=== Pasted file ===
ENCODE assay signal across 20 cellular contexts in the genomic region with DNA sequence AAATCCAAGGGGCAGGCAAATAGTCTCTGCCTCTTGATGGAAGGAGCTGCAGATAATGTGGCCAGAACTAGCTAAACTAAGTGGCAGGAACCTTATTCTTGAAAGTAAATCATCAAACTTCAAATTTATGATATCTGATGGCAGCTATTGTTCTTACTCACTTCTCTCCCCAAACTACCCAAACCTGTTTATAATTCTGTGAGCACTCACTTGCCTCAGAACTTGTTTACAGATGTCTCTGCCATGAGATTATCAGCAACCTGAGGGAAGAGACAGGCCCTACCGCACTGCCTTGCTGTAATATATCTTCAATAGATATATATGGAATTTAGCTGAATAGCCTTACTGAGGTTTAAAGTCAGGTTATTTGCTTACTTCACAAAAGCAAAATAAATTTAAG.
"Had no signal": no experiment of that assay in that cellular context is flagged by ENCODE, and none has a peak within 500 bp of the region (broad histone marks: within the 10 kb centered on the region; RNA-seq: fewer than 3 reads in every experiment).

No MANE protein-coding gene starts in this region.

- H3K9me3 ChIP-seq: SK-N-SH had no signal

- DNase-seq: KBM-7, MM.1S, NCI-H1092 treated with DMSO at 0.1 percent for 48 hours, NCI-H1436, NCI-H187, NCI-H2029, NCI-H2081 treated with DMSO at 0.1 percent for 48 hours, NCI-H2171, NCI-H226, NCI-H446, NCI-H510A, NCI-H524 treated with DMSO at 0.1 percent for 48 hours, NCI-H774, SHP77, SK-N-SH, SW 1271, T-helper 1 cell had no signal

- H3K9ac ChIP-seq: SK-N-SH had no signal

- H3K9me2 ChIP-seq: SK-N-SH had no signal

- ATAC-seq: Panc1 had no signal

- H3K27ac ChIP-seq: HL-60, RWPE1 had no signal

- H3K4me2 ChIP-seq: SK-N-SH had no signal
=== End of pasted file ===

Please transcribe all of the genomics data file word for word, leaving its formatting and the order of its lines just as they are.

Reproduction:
ENCODE assay signal across 20 cellular contexts in the genomic region with DNA sequence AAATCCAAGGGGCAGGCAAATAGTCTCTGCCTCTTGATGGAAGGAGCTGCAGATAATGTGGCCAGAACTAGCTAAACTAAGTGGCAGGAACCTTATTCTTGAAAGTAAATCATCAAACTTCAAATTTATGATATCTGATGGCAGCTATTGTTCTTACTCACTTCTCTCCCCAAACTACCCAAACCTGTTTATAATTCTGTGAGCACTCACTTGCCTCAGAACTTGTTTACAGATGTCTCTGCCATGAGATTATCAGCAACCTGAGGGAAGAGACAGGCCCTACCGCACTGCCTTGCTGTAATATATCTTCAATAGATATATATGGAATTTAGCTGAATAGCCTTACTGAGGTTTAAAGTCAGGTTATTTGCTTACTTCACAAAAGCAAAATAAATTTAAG.
"Had no signal": no experiment of that assay in that cellular context is flagged by ENCODE, and none has a peak within 500 bp of the region (broad histone marks: within the 10 kb centered on the region; RNA-seq: fewer than 3 reads in every experiment).

No MANE protein-coding gene starts in this region.

- H3K9me3 ChIP-seq: SK-N-SH had no signal

- DNase-seq: KBM-7, MM.1S, NCI-H1092 treated with DMSO at 0.1 percent for 48 hours, NCI-H1436, NCI-H187, NCI-H2029, NCI-H2081 treated with DMSO at 0.1 percent for 48 hours, NCI-H2171, NCI-H226, NCI-H446, NCI-H510A, NCI-H524 treated with DMSO at 0.1 percent for 48 hours, NCI-H774, SHP77, SK-N-SH, SW 1271, T-helper 1 cell had no signal

- H3K9ac ChIP-seq: SK-N-SH had no signal

- H3K9me2 ChIP-seq: SK-N-SH had no signal

- ATAC-seq: Panc1 had no signal

- H3K27ac ChIP-seq: HL-60, RWPE1 had no signal

- H3K4me2 ChIP-seq: SK-N-SH had no signal